Asiacell IPO Signals Iraq’s Attractiveness As A Frontier Market
Asiacell, Iraq’s second-biggest mobile phone operator, raised US$1.3bn in its recently concluded initial public offering (IPO), the biggest in the Middle East since 2008. Around 70% of the shares were bought by foreign investors, mostly regional investment houses. The firm decided not to offer global depository receipts (GDRs), meaning all its shares are traded on the Baghdad Stock Exchange. Market capitalisation of the bourse nearly doubled after shares in Asiacell made their trading debut, from US$4.70bn to to US$9.65bn.
Asiacell’s rivals Zain and Korek are required to list up to 25% of their shares on the stock exchange eventually. We expect both operators also to attract considerable interest from investors. At the end of Q312, Asiacell had a market share of 36% in Iraq’s mobile market, compared with Zain’s 50% and Korek’s 14%.
Investor interest in Asiacell shares beat most analysts’ expectations, mainly because of positive fundamentals in the telecoms sector. These include:
- Strong revenue and profit growth, as opposed to flat revenues and declining profits in most markets in the region
- Average revenue per user (ARPU) resilience despite the lack of 3G network services
- Significant growth opportunities for voice and data services, with mobile and broadband penetration rates lagging other countries in the region by wide margins
Iraq is the most attractive frontier telecoms market in the Middle East in terms of market size and macroeconomic fundamentals. The other frontier markets and their challenges are:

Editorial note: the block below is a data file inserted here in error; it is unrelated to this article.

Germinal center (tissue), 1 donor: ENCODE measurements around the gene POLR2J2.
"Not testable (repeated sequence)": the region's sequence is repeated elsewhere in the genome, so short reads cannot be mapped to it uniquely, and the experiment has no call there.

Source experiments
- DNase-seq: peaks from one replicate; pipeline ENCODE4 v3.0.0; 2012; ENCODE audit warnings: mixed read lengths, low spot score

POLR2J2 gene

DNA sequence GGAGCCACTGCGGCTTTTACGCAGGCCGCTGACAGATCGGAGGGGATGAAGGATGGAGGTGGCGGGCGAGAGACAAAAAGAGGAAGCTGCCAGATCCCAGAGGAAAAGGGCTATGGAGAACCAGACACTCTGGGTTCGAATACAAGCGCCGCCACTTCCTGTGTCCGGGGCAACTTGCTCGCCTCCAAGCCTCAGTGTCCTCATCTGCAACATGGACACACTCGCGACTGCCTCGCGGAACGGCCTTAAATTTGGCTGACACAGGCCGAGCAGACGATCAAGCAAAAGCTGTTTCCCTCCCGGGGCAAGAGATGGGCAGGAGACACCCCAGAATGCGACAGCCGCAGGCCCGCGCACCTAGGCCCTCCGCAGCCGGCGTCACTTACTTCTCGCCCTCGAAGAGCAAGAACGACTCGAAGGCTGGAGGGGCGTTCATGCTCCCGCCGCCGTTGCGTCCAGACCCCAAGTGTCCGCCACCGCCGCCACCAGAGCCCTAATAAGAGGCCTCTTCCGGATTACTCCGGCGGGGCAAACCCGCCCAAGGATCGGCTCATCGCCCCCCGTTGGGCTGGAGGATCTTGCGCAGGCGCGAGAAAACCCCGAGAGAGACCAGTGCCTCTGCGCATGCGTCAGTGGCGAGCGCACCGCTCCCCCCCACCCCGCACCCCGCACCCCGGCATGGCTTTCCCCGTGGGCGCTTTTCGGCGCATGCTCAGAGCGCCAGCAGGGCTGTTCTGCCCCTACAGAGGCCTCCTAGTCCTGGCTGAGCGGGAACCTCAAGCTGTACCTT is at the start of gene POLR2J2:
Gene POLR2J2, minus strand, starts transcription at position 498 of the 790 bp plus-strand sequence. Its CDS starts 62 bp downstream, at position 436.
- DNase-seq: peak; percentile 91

- Iran: Closed to foreign investments because of international sanctions and strong government interest, through the Revolutionary Guards, in the telecoms market.
- Lebanon: A small market (less than 5mn people) with total state control of the telecoms sector.
- Syria: Caught in a state of civil war.
- Yemen: Elevated political risks and a poorer population than most other countries in the region.
That said, there are significant industry-specific and political and macroeconomic risks in Iraq. The political and macroeconomic risks are well documented by Business Monitor International (BMI)’s Country Risk team. In terms of industry-specific risks, Iraq’s telecoms regulator is not independent of political interference. This means that key policies, such as the allocation of 3G spectrum, competition in the fixed-line market, and possible award of more mobile licences, are driven by political expediency, as opposed to market forces.
Further coverage of Iraq’s economy and the global telecoms market is available to subscribers at Business Monitor Online.